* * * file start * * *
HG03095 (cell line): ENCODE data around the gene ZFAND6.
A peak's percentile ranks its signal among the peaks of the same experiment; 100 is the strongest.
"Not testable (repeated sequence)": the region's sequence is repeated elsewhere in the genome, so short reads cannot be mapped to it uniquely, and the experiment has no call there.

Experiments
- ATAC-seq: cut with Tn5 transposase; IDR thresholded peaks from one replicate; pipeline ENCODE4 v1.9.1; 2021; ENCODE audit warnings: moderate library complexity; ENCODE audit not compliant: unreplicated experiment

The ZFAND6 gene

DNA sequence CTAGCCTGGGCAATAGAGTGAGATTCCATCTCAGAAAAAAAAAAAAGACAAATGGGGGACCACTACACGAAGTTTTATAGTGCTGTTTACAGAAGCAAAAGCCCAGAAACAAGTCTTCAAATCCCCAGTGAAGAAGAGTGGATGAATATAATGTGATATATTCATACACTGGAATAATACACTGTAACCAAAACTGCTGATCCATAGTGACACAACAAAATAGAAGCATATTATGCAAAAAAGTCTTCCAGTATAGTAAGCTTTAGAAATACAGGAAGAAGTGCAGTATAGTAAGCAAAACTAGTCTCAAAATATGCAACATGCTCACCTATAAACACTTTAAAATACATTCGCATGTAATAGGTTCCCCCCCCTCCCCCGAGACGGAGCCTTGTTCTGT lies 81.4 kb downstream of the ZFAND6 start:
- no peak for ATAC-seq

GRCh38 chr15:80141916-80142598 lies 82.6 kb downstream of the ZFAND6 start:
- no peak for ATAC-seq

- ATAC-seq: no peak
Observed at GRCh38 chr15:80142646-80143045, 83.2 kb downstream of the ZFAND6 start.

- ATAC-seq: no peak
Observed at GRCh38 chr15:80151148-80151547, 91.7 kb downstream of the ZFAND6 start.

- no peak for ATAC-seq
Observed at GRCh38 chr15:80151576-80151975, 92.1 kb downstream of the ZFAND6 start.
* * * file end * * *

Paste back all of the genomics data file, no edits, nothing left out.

HG03095 (cell line): ENCODE data around the gene ZFAND6.
A peak's percentile ranks its signal among the peaks of the same experiment; 100 is the strongest.
"Not testable (repeated sequence)": the region's sequence is repeated elsewhere in the genome, so short reads cannot be mapped to it uniquely, and the experiment has no call there.

Experiments
- ATAC-seq: cut with Tn5 transposase; IDR thresholded peaks from one replicate; pipeline ENCODE4 v1.9.1; 2021; ENCODE audit warnings: moderate library complexity; ENCODE audit not compliant: unreplicated experiment

The ZFAND6 gene

DNA sequence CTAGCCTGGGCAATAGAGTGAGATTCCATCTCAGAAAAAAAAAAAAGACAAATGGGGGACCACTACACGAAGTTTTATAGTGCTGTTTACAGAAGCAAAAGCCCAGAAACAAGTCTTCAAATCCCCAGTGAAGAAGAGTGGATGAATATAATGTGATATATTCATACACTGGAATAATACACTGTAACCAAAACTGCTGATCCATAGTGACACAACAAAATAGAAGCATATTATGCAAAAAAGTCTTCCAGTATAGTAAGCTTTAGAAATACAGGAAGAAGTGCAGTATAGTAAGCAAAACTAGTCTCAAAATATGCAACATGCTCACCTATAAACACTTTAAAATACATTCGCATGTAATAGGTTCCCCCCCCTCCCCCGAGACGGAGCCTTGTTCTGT lies 81.4 kb downstream of the ZFAND6 start:
- no peak for ATAC-seq

GRCh38 chr15:80141916-80142598 lies 82.6 kb downstream of the ZFAND6 start:
- no peak for ATAC-seq

- ATAC-seq: no peak
Observed at GRCh38 chr15:80142646-80143045, 83.2 kb downstream of the ZFAND6 start.

- ATAC-seq: no peak
Observed at GRCh38 chr15:80151148-80151547, 91.7 kb downstream of the ZFAND6 start.

- no peak for ATAC-seq
Observed at GRCh38 chr15:80151576-80151975, 92.1 kb downstream of the ZFAND6 start.